On the eve of his thirty-fifth birthday, the unnamed black narrator of Man Gone Down finds himself broke, estranged from his white wife and three children, and living in the bedroom of a friend’s six-year-old child. He has four days to come up with the money to keep the kids in school and make a down payment on an apartment for them in which to live. As we slip between his childhood in inner city Boston and present-day New York City, we learn of a life marked by abuse, abandonment, raging alcoholism, and the best and worst intentions of a supposedly integrated America. This is a story of the American Dream gone awry, about what it’s like to feel preprogrammed to fail in life and the urge to escape that sentence.
IMPAC Judges Citation:
“We never know his name. But the African-American protagonist of Michael Thomas’ masterful debut, Man Gone Down, will stay with readers for a long time. He lingers because this extraordinary novel comes to us from a writer of enthralling voice and startling insight. Tuned urgently to the way we live now, the winner of the International Dublin IMPAC Prize 2009 is a novel brilliant in its scope and energy, and deeply moving in its human warmth.”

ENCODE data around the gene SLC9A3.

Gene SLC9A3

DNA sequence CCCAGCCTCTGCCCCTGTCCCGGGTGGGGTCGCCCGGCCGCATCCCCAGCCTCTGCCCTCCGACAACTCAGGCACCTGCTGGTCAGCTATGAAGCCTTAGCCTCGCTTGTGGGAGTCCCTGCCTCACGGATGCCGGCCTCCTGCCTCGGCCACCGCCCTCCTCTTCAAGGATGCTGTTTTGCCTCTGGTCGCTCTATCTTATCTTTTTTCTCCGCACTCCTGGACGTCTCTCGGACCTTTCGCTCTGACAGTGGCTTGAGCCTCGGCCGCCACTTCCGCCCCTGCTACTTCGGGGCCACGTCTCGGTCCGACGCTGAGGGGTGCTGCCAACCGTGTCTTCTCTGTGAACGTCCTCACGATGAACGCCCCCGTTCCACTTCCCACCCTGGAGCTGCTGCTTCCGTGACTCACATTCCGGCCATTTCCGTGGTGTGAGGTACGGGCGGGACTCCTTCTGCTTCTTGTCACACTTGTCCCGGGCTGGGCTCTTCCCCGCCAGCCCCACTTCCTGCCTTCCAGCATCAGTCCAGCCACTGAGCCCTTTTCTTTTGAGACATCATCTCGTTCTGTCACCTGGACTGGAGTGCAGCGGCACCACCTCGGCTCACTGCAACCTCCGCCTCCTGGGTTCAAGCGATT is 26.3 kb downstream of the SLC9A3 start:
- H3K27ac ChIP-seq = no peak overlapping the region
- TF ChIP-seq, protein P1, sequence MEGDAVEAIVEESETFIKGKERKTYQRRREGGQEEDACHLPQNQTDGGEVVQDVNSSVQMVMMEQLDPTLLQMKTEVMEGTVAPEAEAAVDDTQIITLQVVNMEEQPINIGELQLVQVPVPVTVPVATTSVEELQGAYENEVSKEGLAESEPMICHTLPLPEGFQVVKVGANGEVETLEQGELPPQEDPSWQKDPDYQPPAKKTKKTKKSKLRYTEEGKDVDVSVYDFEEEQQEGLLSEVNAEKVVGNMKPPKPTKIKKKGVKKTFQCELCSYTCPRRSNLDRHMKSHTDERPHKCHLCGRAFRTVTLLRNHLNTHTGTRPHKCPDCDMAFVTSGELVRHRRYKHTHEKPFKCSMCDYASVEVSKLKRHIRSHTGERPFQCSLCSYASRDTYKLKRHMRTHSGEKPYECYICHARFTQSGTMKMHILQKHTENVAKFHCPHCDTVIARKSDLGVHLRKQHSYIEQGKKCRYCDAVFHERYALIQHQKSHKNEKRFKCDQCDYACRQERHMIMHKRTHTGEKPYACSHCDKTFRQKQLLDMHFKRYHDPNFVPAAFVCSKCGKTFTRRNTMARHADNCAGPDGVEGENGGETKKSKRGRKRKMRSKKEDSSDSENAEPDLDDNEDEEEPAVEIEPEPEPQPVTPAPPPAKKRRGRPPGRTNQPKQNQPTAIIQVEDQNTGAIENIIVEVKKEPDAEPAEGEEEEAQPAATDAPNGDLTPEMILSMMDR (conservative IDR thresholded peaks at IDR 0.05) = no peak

MAN GONE DOWN (excerpt from novel)
I think I would like to leave this world with a song and a tear—that I would’ve held just enough in reserve to still have one of each, that there will be someone there to listen and watch and they in turn will whisper their secret affections—but there’s no way to be noble anymore. Perhaps there never was. “I will be true to the girl who loves me . . .” There are echoes of ditties unsung, therefore promises unmade. The green tree. The yew tree. The grassy hills of England. The tarmac of Brooklyn. A concession of love, a casualty of failure, disappearing down the maw of a vacant avenue, reft of language, left with memory. A phantom who leaves no legacy, only haunting, marring who you loved and who once loved you, chilling those you are near. I shudder on the avenue. What if nothing lies beneath my spasm, my stomach’s descent? What if there are no ghosts in Brooklyn, and my love’s cheeks are unspeakable and all gone?
When the tongues of flame are in-folded
Into the crowned know of fire
And the fire and the rose are one.
The big broken clock hiccups the hour. There’s really no choice in the matter.
I will run.
—from chapter 4